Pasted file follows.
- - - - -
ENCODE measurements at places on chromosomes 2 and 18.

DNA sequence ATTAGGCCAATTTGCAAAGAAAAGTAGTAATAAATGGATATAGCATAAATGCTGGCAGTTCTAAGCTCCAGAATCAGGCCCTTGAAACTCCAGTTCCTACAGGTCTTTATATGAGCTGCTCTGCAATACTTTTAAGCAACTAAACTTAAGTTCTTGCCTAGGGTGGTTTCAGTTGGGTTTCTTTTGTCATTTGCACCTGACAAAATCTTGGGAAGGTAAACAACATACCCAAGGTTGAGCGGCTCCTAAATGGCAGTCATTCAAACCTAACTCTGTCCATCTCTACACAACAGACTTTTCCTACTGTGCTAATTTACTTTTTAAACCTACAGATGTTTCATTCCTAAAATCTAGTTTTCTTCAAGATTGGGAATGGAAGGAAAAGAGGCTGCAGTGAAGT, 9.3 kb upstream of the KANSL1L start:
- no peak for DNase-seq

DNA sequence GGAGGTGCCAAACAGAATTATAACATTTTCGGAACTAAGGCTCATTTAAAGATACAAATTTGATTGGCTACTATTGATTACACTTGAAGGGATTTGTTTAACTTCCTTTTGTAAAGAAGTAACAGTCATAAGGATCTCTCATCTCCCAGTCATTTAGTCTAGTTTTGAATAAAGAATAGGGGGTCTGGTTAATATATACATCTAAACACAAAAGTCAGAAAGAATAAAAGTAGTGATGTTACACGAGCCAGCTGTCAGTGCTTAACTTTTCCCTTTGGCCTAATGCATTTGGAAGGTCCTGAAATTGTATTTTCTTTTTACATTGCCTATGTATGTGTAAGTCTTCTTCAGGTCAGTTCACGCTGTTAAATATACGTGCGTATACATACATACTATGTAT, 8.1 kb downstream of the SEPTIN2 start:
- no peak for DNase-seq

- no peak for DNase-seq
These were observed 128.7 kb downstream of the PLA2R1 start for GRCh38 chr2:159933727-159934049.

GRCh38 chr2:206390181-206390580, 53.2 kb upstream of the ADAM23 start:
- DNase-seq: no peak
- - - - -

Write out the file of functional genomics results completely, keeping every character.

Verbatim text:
ENCODE measurements at places on chromosomes 2 and 18.

DNA sequence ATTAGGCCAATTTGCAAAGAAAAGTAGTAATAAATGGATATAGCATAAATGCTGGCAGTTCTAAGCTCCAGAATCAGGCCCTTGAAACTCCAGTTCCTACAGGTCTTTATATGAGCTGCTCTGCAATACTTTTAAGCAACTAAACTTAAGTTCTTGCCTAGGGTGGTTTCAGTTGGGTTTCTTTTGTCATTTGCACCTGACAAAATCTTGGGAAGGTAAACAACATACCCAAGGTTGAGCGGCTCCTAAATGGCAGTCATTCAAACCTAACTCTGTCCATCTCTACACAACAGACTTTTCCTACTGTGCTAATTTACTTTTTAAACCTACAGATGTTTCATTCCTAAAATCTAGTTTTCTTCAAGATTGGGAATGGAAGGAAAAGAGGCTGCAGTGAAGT, 9.3 kb upstream of the KANSL1L start:
- no peak for DNase-seq

DNA sequence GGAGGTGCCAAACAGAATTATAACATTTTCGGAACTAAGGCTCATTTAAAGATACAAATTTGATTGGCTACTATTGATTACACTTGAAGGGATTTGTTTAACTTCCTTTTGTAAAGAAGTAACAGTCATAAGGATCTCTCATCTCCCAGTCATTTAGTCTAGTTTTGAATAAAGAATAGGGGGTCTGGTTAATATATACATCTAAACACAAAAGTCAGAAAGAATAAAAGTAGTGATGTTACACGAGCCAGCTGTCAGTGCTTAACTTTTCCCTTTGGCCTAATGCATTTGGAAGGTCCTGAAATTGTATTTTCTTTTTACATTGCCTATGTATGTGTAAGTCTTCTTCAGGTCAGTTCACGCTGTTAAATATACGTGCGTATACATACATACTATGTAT, 8.1 kb downstream of the SEPTIN2 start:
- no peak for DNase-seq

- no peak for DNase-seq
These were observed 128.7 kb downstream of the PLA2R1 start for GRCh38 chr2:159933727-159934049.

GRCh38 chr2:206390181-206390580, 53.2 kb upstream of the ADAM23 start:
- DNase-seq: no peak